Your ability to stand and move around relies heavily on a grouping of bones, joints, and muscles located near your pelvis. Two small joints in particular, called your sacroiliac joints, play a major role in facilitating movement and preventing your hips and pelvis from locking up over time.
Sacroiliac joint dysfunction is a common ailment, preventing millions of people from moving pain-free. At Ideal Spine, we’ve worked with our chiropractors to identify a myriad of ways to treat sacroiliac joint pain through our Chiropractic BioPhysics (CBP) approach. Rather than turn to pain medication for relief, consider visiting a chiropractor the next time your joints make moving difficult.
What is the sacroiliac joint?
The sacroiliac (SI) joint is an important joint that connects each of your hip bones to the sacrum – a triangular bone settled into your lower back. The joints function in the same way other joints in your body do: they absorb shock as you walk, run, or move around. You have two SI joints, one on each side of your body, and proper function of both is important for ease of movement.
Dysfunction in the SI joints is caused by either too much or too little movement. Inflammation is a common occurrence in both situations, which makes the pelvic region stiff.
Over-exerting the SI joints with an abundance of motion or experiencing pelvic instability due to weak muscles in the pelvic area may result in low back pain, as well as hip pain and potential misalignments in the hips and spine.
On the other hand, moving too little may cause the muscles around your SI joints to stiffen, making it difficult or very painful to move. This type of pain usually plagues one side of the lower back, feels sharp, and is more likely to radiate into the buttocks and legs.
Chiropractic methods to ease SI joint pain
Rest, ice and heat therapy, and pain medication are often the traditionally-prescribed treatments for sacroiliac joint dysfunction. However, chiropractic may offer a more effective solution that also addresses both routine SI joint stress and stress or immobility in other areas of the body simultaneously.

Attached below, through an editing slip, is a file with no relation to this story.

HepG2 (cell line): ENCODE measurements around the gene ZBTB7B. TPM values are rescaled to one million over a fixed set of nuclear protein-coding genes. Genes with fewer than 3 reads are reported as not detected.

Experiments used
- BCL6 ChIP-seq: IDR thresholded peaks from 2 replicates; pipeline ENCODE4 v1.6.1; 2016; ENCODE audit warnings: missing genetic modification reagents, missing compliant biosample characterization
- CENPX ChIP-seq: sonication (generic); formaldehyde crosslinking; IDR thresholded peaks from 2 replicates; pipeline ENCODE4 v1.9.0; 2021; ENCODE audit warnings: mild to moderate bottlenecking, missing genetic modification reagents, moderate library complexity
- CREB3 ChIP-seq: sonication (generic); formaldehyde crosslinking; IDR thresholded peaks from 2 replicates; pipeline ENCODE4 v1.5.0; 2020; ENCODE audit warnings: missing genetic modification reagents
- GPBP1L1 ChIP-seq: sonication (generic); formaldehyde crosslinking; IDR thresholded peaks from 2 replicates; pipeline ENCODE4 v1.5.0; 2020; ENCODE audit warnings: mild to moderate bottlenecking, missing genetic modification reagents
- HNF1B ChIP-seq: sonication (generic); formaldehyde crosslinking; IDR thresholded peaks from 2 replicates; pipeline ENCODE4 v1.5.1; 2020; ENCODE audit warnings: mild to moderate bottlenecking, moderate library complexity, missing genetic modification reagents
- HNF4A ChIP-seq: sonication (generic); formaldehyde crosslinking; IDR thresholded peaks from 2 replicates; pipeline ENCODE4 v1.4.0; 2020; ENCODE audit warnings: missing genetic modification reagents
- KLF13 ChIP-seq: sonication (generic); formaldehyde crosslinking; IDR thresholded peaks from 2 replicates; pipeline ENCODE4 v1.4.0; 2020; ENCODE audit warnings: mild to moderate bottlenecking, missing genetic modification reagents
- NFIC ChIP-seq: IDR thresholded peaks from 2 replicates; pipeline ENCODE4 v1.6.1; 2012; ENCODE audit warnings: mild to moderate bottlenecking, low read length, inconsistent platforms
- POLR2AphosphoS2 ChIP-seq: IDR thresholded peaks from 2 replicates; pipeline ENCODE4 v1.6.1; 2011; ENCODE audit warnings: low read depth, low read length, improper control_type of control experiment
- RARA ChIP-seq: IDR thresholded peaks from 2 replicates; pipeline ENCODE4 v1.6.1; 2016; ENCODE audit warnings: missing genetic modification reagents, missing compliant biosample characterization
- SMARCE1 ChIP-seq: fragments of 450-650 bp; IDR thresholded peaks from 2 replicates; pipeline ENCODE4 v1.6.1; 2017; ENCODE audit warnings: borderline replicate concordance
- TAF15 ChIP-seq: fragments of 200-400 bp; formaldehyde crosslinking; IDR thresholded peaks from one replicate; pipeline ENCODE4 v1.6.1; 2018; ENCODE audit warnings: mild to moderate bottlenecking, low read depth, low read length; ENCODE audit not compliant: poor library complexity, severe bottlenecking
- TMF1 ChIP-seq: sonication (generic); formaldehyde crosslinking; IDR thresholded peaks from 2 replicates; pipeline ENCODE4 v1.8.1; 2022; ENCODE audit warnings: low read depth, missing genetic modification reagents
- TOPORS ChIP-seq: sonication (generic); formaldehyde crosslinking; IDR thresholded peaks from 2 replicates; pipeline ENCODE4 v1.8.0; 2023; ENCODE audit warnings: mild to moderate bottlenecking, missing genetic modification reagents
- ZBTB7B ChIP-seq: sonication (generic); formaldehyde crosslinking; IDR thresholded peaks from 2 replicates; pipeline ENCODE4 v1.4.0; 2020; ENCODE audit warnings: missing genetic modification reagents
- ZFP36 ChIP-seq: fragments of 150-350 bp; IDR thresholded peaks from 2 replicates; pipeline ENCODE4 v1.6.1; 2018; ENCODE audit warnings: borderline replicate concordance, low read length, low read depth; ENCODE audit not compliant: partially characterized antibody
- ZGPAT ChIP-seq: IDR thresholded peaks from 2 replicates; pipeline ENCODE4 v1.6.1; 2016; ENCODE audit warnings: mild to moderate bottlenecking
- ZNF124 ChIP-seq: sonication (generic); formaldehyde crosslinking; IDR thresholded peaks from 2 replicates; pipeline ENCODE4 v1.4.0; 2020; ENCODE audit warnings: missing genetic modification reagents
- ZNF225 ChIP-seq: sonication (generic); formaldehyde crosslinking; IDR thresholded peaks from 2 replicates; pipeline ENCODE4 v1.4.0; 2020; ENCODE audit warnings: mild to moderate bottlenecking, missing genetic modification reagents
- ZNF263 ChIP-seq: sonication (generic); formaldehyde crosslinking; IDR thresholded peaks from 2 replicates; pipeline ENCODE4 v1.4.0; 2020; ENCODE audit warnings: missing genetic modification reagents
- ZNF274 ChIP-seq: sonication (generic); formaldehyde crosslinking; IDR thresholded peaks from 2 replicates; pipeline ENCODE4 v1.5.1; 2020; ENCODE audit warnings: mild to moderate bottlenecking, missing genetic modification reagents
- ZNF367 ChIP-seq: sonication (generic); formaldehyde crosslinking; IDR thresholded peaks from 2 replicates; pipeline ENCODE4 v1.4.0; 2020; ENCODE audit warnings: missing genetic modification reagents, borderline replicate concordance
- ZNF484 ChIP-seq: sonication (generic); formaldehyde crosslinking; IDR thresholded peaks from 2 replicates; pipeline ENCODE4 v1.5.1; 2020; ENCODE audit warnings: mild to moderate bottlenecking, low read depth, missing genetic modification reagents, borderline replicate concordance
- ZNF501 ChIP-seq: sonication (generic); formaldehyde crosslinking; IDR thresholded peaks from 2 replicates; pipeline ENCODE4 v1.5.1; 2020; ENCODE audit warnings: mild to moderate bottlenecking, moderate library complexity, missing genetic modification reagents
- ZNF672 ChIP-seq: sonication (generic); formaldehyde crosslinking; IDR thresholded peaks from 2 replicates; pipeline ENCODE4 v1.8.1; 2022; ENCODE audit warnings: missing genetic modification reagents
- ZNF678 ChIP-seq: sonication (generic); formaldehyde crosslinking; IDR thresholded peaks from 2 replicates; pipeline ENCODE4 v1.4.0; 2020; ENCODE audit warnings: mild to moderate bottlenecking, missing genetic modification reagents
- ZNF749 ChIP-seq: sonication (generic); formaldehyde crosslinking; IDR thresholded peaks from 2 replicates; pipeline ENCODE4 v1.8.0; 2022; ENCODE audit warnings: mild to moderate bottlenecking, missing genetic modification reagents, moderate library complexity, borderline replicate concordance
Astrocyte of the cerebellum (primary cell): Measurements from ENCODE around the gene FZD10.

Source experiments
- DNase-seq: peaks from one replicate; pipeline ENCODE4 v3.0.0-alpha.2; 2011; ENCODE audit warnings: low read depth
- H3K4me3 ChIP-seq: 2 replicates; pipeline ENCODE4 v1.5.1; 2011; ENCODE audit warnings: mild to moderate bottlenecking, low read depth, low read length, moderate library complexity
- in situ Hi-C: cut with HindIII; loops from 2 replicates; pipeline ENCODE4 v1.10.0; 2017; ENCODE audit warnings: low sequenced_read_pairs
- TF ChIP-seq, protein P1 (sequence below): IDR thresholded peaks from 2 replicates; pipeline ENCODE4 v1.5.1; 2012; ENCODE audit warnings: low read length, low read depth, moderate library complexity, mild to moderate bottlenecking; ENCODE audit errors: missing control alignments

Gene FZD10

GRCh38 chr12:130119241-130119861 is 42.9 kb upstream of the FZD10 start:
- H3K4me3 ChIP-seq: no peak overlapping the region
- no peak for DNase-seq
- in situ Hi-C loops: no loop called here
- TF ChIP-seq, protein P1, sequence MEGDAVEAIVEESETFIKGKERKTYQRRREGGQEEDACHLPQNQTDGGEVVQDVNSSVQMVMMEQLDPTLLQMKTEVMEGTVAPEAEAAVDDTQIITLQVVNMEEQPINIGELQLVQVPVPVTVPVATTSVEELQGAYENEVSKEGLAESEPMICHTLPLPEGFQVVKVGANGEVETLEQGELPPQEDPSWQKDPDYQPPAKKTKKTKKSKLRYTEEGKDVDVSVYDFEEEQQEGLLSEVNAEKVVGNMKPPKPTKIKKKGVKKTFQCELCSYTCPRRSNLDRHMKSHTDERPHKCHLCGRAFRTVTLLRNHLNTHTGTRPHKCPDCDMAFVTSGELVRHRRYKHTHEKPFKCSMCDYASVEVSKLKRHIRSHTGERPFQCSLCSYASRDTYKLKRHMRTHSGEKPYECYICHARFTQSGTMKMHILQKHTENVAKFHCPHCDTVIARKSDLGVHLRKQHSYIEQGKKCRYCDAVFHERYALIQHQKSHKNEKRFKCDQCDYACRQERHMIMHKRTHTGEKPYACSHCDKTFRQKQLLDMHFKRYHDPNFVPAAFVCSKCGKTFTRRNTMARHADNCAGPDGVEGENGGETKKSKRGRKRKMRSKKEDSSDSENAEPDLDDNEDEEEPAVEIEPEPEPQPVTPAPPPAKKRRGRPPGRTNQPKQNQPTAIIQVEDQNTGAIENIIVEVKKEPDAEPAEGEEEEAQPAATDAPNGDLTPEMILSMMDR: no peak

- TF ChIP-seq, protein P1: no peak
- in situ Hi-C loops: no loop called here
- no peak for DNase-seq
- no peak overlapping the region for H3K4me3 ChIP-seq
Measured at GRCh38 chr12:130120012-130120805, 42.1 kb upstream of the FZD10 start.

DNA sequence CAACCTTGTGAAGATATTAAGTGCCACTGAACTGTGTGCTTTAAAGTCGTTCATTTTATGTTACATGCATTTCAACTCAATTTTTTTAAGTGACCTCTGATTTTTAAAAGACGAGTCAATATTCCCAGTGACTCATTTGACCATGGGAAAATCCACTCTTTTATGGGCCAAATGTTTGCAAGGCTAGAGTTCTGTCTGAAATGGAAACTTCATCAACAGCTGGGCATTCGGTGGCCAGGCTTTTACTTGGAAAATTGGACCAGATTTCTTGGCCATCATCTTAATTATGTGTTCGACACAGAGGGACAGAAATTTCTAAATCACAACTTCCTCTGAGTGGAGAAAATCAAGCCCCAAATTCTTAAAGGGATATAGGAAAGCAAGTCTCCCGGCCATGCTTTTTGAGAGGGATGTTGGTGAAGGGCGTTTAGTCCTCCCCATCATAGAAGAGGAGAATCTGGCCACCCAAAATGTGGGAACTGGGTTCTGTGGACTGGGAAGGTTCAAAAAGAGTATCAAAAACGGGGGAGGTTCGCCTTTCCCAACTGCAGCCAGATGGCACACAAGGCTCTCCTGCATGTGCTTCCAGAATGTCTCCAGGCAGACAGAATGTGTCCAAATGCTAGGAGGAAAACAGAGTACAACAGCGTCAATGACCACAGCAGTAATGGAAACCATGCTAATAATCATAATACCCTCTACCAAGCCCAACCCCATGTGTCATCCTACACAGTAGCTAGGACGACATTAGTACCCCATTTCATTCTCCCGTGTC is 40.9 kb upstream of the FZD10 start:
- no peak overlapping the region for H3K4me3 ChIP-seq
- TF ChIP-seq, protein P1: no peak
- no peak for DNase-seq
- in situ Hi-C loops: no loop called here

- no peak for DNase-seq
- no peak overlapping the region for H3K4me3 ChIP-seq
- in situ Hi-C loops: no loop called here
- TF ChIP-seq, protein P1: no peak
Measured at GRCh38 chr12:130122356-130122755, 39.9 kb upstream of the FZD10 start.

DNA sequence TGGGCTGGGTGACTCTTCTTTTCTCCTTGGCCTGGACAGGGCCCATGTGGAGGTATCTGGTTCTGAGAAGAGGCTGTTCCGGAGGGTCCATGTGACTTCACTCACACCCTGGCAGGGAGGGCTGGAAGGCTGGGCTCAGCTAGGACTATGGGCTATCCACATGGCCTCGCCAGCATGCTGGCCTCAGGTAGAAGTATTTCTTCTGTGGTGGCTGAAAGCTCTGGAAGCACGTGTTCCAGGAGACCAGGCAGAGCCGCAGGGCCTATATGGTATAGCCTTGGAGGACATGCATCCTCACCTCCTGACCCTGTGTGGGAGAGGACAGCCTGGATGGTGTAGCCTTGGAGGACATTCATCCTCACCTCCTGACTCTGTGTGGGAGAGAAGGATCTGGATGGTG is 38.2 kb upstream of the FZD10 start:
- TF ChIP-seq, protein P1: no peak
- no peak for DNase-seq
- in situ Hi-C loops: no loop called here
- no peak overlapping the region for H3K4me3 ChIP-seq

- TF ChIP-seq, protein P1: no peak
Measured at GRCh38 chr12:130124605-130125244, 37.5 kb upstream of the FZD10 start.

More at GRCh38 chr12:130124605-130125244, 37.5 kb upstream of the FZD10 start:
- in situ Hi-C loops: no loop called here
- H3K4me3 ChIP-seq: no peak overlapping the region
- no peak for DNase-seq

Your chiropractor may utilize the traditional spinal manipulation technique to push your SI joint past its range of motion and reduce pain. During this method, the professional will apply a fast thrust of pressure to your hip. This type of pressure may be repeated in other areas of the body to create full-body alignment and relieve pressure.
Sometimes, this pressure is too much for people with more intense SI joint dysfunction, in which case your chiropractor may opt for a gentler approach.
If your SI joint pain is caused by a lack of mobility, slower spinal mobilization techniques may help loosen up the surrounding muscles and improve your range of motion. Your chiropractor may also use a spring-loaded tool called an Activator to apply low-force pressure to your hips.
Finally, your chiropractor may be able to offer you a wealth of advice about gentle exercises and stretches you can do on your own at home to improve mobility in the SI joints and limit pain in the future. These types of movements are particularly important for athletes or people with inflammatory disorders who tend to stiffen often.
Ideal Spine ensures that our CBP-trained professionals are able to offer a broad look at the musculoskeletal system and how it relates to overall health. Contact one of our chiropractors today to see how they may be able to help you overcome SI joint dysfunction.
Chiropractic BioPhysics® corrective care trained Chiropractors are located throughout the United States and in several international locations. CBP providers have helped thousands of people throughout the world realign their spine back to health, and eliminate a source of chronic back pain, chronic neck pain, chronic headaches and migraines, fibromyalgia, and a wide range of other health conditions. If you are serious about your health and the health of your loved ones, contact a CBP trained provider today to see if you qualify for care. The exam and consultation are often FREE. See www.CBPpatient.com for providers in your area.